Distribution. This insect is found both in North America and Eurasia, where it has a decidedly northern range. In the eastern United States, it occurs prin cipally in the northernmost states, but in the West its range extends as far south as New Mexico and California. It is widespread in Canada and Alaska, extending north to the edge of the Arctic tundra. Mustard white has declined in abundance in the northeastern United States, a phenomenon commonly attributed to competition with imported cabbageworm. However, adults frequent shaded areas, whereas imported cabbage-worm butterflies prefers sunny fields, so competition may not completely explain the decline in mustard white abundance. It has also been suggested that change in habitat availability could account for this population decline.
Host Plants. Larvae feed on wild and cultivated Cruciferae. Weeds such as Virginia pepperweed, Lepi-dium virginicum; toothworts, Dentaria spp.; and the Brassica and Descurainia mustards are suitable larval hosts. Females oviposit on yellow rocket, Barbarea vulgaris, and field pennycress, Thlaspi arvense, but larvae cannot complete their development on these plants. Vegetables attacked include Brussels sprouts, cabbage, radish, turnip, watercress, and probably others. Adults take nectar from flowers, preferring Geranium spp. if they are available.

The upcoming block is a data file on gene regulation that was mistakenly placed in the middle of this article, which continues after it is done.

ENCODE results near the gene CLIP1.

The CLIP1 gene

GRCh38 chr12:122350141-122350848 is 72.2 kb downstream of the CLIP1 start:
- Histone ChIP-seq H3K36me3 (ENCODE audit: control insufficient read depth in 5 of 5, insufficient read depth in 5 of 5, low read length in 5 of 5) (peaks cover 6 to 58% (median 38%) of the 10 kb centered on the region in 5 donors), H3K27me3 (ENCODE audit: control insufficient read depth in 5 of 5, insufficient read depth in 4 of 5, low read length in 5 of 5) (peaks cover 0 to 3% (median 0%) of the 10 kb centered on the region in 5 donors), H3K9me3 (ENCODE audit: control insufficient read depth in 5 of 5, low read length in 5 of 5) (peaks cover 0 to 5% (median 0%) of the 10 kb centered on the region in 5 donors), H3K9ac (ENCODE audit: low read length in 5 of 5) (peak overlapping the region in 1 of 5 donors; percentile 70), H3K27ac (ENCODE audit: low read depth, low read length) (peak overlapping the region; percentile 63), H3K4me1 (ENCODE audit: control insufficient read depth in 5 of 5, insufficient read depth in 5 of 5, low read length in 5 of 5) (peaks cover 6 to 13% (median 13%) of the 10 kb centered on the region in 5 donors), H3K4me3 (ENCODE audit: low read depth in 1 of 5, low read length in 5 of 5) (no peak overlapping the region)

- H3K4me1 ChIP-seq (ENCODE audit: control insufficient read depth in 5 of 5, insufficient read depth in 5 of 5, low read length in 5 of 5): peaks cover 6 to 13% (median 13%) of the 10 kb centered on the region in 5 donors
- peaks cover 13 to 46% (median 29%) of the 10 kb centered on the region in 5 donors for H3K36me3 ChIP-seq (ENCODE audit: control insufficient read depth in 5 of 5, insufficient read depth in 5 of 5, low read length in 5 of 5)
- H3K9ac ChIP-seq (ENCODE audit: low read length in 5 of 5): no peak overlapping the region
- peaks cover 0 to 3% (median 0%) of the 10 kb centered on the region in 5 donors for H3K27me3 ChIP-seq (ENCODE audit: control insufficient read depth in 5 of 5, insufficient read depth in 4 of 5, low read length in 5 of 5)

Life Cycle and Description. One to three generations are reported; two is most common. In areas with three generations, many members of the second generation enter diapause.
hind wing is usually yellow, as is the tip of the forew-ing. The most distinctive feature is the darkening along the wing veins; this is especially evident on the hind wings, and most pronounced on the underside of the hind wings. This insect has two color forms. The summer generation tends toward nearly white, while the spring generation has pronounced bands of gray along the veins. A key for separation of this species from other common cabbage white butterflies is included in Appendix A.
The biology of mustard white was given by Opler and Krizek (1984), and Scott (1986).
Larvae feed on the foliage, and produce small to large holes depending on larval size. They rarely are numerous enough to warrant cancern.
Mustard white is rarely a serious pest, and should respond to management practices developed for imported cabbageworm.
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